We got together 5 of the leading figures on the Phnom Penh music scene to discuss the past, present and future of the city’s rapidly growing music culture.
Myley Rattle is the owner of ShowBox, a venue on St330 which is “on a mission to showcase the contemporary music, art & progressive culture of Phnom Penh, both expat & homegrown, but with a special emphasis on promoting & encouraging Khmer participation in the arts.” He’s also involved with promoters Plan C Projects & Yab Moung Records, which is the first label dedicated to developing alternative Khmer music.
Simon C Vent DJs all over Phnom Penh and Cambodia, both for his night Drop Dead Disco as well as for the city’s leading underground nights. He was recently voted “Phnom Penh’s top DJ” by readers of the Advisor. With Drop Dead Disco, he recently toured Cambodia, bringing his music to Sihanoukville, Battanbang and beyond.
Jan Mueller, a long time resident of Cambodia, will be better known as Professor Kinski, a leading light of Dub Addiction – who describe themselves as “Cambodia’s first and only Khmer Raggamuffin Dub Band“. A veteran of the Phnom Penh scene, Jan has worked with countless Khmer & Expat musicians and recently released the “Dub Addiction Meets Kampuchea Rockers Uptown” album on Hong Kong’s Metal Postcard records
DJ Illest is resident DJ, manager and co-owner of Pontoon – Phnom Penh’s biggest club on St172. Khmer by blood, via Thailand, France and Canada, he brings a unique perspective onto the Phnom Penh clubscene through being involved from its infancy. In between managing the club and DJing, he finds time to indulge his first musical love – HipHop – via his membership of hip hop collective The Ghetto Blasters.
DJ Sequence (questions) is a veteran of the London DnB /Jungle scene, now relocated to Phnom Penh where he promotes & spins at parties like bass:session, BerlinTropical and more recently, HighRise & Phnom Penh Underground. As overlord of Phnom Penh Underground, his aim is to push underground dance music in Cambodia and to involve the Khmer youth in the scene
How do you see the current scene in Phnom Penh – both for dance music and live music? How has it changed from the past?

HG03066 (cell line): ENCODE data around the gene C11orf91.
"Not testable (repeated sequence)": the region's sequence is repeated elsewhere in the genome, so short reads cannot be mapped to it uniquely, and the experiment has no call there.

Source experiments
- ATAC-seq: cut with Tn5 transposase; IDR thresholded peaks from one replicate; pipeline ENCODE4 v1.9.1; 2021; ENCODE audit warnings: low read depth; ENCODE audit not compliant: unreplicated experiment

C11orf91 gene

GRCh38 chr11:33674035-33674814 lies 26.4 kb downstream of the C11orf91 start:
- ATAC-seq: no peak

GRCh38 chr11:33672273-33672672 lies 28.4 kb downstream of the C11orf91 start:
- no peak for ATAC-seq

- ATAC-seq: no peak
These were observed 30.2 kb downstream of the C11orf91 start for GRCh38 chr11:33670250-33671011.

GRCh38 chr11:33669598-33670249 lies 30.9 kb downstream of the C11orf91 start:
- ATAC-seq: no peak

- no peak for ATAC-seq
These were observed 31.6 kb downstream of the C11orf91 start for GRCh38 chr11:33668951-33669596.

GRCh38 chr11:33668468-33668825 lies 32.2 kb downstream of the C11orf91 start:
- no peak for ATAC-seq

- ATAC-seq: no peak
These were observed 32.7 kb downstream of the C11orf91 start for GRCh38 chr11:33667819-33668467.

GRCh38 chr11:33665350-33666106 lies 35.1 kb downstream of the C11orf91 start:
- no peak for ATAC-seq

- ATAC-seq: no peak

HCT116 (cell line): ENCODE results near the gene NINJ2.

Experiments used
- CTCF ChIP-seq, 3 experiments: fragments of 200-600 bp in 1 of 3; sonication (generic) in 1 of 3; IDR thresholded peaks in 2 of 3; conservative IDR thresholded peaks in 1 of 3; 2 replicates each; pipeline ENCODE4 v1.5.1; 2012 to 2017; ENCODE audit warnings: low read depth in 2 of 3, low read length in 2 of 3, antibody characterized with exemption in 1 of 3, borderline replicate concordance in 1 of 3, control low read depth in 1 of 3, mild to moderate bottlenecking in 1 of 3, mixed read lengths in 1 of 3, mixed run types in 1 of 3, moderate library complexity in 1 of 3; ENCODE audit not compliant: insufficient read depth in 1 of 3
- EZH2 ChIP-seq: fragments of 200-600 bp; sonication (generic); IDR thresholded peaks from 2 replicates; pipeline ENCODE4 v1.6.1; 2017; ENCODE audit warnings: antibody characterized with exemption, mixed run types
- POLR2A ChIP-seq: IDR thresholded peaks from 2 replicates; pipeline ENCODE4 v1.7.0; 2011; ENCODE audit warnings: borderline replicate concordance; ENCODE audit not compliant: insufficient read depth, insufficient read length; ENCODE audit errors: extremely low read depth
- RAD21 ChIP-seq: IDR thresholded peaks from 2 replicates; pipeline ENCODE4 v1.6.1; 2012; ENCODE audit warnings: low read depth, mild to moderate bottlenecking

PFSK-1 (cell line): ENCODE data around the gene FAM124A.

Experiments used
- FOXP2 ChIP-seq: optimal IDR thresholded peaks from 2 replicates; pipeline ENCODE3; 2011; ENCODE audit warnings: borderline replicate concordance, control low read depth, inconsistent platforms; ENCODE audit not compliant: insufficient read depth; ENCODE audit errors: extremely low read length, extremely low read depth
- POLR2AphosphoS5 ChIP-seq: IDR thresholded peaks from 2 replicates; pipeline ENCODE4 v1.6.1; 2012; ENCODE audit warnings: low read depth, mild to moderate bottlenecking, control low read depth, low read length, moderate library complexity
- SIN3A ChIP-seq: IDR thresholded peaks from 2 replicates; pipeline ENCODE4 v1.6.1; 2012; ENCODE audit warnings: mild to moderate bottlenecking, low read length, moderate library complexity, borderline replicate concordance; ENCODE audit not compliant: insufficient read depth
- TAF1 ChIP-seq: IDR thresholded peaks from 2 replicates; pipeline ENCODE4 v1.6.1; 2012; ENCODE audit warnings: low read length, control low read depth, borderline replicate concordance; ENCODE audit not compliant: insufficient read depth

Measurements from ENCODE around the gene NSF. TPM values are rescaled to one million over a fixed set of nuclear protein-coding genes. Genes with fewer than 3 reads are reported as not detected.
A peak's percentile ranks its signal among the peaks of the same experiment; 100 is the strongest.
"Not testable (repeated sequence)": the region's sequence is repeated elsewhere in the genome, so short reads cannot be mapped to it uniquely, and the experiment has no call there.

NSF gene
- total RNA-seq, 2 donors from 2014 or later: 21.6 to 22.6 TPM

Illest : More international acts, more good quality acts. I think thanks to the influences of people like Kimchi, you guys here tonight, it’s got a lot better
Jan : When I first came here (11 years ago) there was basically nothing – just a few expats playing cover bands. Now its developing, more acts are coming and I really like the diversity of bands – Ska, Dub. Punk. But I think there is still a lack of originality.
Myles : For us, the alternative rock scene has really grown recently. When we started the label, we did it for a simple reason – none of the bands had been getting paid and we wanted to change that. But now places like Slur are paying Khmer and Western performers the same, so it’s a good change.
Simon : When I first arrived here, it was big change from London – where there are countless nights to choose from to here, where there are one or two at most. In the last couple of years its really changed – there are a lot of good events to go to
Sequence : Agreed, there’s so much more here, loads of great people to work with…its really growing.
We’ve all put on events – and we’ve 2 venue owners here (Myles and Illest). Is it difficult to put on events in this city?
Illest : It’s challenging. The challenge is to keep people happy. To evolve but not too quickly. As a DJ, I have to adapt – my original style is HipHop but you have to adapt to what people want
Jan : But when I go to Pontoon (Illest’s club) I can’t stay! It’s too commercial. I feel like I hear the same song all the time.
Illest: That’s not our policy – you might hear the same song played by different DJs but that will be the same everywhere
Simon : Even though Phnom Penh is a city, it feels like a small town. So it’s horses for courses – you need a place for the more accessible music.
Sequence : There are also issues with noise that I’ve encountered at MetaHouse and ShowBox, but I know they are being worked on
So, is there a distinction between underground and overground music?
Myles: “It’s just whatever kind of music that people enjoy – I don’t think that there’s a big enough scene in Phnom Penh to justify the distinction”
Simon: “When we took what we had (Drop Dead Disco) on the road, we found that a lot of people were saying how refreshing it was not to have to go to the same places and listen to the same kind of music and the same DJs”
Sequence : For me, underground music is music played for love, not money
What kind of crowds do you see at your events? Is it Khmer people, Expats, Travellers or a mix of the three?
Myles: “ For events like Cambodian Bass Project, it’s some Khmer but mainly expats. For events that we do with the alternative Khmer bands, its pretty much 90% Khmer”
Illest : “A real mix-up – obviously a lot of tourists, combined with Khmers – both expat and local. “